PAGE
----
You’ve probably read plenty of articles touting the benefits of Sony’s translucent mirror technology (e.g. high fps, AF for video, quietness, etc…), but what about the cons? One of the main downsides to having a translucent mirror is that the light hitting the sensor passes through an additional layer (the translucent mirror), which reduces the amount of light and the image quality.
Ray over at TheSyberSite attempted to quantify how much the mirror affects the resulting image quality by removing the mirror on his A55 and comparing the resulting photos. He confirmed that about 1/2 stop of light is lost, and estimates that 5% of the detail in each shot is lost due to the mirror. Head on over to the article for some side-by-side comparisons.
Secrets of the Sony A55 (via sonyalpharumors)
TIME magazine has named the Sony Alpha A55 as one of the top 50 inventions of 2010. They write,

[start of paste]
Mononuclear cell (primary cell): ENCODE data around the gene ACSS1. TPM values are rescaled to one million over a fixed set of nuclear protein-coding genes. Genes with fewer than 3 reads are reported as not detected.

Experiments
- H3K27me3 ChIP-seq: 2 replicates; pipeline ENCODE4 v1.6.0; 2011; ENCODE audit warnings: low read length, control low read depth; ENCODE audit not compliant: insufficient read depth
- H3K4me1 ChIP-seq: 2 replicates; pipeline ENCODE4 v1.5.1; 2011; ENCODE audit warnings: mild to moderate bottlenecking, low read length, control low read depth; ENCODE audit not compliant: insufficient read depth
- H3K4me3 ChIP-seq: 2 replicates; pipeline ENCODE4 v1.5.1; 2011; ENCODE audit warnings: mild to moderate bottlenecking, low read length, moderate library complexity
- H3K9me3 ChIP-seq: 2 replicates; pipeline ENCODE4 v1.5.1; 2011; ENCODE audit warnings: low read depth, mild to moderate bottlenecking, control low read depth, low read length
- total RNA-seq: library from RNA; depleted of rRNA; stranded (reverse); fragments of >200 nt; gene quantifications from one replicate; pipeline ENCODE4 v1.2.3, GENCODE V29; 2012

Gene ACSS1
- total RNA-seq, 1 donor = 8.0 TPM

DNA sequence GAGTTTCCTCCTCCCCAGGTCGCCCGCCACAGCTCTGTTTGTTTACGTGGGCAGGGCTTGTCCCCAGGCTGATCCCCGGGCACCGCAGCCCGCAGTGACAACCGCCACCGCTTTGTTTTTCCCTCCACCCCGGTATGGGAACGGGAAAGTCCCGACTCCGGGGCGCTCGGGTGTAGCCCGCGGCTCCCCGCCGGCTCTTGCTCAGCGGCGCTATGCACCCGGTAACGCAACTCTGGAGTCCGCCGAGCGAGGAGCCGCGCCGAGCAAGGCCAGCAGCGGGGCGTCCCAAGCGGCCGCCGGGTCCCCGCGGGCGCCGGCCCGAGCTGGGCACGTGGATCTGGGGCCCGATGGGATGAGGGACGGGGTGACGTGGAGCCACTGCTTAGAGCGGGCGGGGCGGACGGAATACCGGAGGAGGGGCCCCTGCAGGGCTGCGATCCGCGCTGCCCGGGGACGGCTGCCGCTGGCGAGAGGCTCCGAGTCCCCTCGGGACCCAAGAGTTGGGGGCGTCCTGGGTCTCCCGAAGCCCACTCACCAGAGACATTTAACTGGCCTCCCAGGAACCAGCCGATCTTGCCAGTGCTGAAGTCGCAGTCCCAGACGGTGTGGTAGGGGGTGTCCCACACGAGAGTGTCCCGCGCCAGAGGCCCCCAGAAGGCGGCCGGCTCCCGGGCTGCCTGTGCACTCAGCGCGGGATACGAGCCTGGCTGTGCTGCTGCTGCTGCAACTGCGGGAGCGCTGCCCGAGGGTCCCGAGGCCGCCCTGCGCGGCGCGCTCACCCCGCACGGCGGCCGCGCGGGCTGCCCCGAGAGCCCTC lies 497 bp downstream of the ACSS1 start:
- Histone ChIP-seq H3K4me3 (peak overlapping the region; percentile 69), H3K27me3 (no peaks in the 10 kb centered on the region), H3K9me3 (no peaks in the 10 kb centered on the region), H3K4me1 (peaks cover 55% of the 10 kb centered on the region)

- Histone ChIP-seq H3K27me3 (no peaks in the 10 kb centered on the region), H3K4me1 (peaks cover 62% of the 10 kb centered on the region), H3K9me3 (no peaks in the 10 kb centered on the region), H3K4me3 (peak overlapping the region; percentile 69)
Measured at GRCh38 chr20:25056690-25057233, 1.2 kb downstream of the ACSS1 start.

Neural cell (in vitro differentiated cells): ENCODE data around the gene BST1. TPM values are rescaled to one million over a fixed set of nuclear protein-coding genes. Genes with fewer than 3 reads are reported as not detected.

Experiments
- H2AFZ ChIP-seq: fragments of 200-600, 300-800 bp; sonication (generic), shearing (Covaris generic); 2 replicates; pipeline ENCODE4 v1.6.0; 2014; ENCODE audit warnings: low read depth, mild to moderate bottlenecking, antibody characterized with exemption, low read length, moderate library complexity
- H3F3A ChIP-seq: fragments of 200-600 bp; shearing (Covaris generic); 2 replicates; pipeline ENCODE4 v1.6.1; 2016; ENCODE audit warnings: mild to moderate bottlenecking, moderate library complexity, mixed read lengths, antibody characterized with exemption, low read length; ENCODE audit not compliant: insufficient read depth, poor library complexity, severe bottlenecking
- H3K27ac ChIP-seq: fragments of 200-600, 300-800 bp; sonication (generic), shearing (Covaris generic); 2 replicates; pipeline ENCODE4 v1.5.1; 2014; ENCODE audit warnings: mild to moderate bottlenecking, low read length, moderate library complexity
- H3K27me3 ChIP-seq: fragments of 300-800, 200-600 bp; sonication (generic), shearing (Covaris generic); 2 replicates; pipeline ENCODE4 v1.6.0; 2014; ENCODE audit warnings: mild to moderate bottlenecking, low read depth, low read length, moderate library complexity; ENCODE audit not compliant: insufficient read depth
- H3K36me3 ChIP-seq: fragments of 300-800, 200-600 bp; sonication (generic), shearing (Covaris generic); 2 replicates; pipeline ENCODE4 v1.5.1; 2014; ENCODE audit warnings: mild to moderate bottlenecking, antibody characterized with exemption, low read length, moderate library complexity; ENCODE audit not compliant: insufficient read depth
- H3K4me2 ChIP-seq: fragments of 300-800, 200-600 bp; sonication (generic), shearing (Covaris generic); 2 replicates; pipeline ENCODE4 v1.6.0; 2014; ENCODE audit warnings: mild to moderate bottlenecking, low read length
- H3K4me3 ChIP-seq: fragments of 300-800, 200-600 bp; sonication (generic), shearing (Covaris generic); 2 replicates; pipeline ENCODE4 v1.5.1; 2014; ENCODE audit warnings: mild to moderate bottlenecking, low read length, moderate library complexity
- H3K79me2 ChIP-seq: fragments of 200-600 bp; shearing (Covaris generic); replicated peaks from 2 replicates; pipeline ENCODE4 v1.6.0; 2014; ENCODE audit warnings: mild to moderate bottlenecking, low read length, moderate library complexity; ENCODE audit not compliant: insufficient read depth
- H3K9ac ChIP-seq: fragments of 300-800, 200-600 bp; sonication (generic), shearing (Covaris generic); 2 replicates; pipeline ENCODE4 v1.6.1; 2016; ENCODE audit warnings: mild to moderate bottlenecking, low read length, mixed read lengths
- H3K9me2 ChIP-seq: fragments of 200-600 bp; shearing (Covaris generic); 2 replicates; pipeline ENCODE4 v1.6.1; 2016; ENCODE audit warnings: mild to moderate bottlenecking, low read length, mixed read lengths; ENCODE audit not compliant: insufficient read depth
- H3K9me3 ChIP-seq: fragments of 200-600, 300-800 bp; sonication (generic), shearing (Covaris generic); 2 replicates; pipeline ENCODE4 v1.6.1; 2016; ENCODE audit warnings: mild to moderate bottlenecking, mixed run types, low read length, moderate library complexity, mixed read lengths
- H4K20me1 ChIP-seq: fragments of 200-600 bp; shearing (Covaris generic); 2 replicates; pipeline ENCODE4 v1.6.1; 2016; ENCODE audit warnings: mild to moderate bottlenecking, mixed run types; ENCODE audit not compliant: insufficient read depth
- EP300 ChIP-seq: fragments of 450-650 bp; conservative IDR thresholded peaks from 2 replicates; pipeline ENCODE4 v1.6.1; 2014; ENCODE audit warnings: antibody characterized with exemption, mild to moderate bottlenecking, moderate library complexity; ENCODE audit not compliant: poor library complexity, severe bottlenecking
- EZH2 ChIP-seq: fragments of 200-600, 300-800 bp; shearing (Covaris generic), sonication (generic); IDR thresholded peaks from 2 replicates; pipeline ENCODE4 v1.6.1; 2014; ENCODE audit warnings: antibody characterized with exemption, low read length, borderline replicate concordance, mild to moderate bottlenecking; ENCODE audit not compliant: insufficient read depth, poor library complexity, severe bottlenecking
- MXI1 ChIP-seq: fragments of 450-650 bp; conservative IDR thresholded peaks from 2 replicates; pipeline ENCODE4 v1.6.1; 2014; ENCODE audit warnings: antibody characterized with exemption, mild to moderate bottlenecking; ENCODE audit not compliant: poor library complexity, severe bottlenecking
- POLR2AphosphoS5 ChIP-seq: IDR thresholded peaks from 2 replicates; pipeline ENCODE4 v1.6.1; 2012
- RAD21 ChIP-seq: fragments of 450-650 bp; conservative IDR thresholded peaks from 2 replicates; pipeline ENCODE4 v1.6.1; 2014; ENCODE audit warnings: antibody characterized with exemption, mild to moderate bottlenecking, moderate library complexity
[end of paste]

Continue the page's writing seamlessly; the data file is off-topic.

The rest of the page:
A.K.A. the camera that never blinks. Traditional digital SLR cameras take the nicest photographs around, but they’re hobbled by a decades-old technical limitation: when you snap a picture, the mirror that’s been redirecting the image to your eye and to a focusing sensor pops up momentarily as the image is captured. Until it goes back down, the camera can’t focus. Sony’s Alpha A55 ($849.99 with lens) fixes that with an ingenious translucent mirror that stays put. That means you can shoot up to 10 perfectly focused photos a second and record HD video that never goes blurry. Bonus advantage: with no need to allocate interior space for a moving mirror, the Alpha is noticeably smaller and lighter than its Sony SLR brethren.
10 perfectly focused photos per second? That’s a pretty interesting claim.
Check out the full list of 50 inventions here.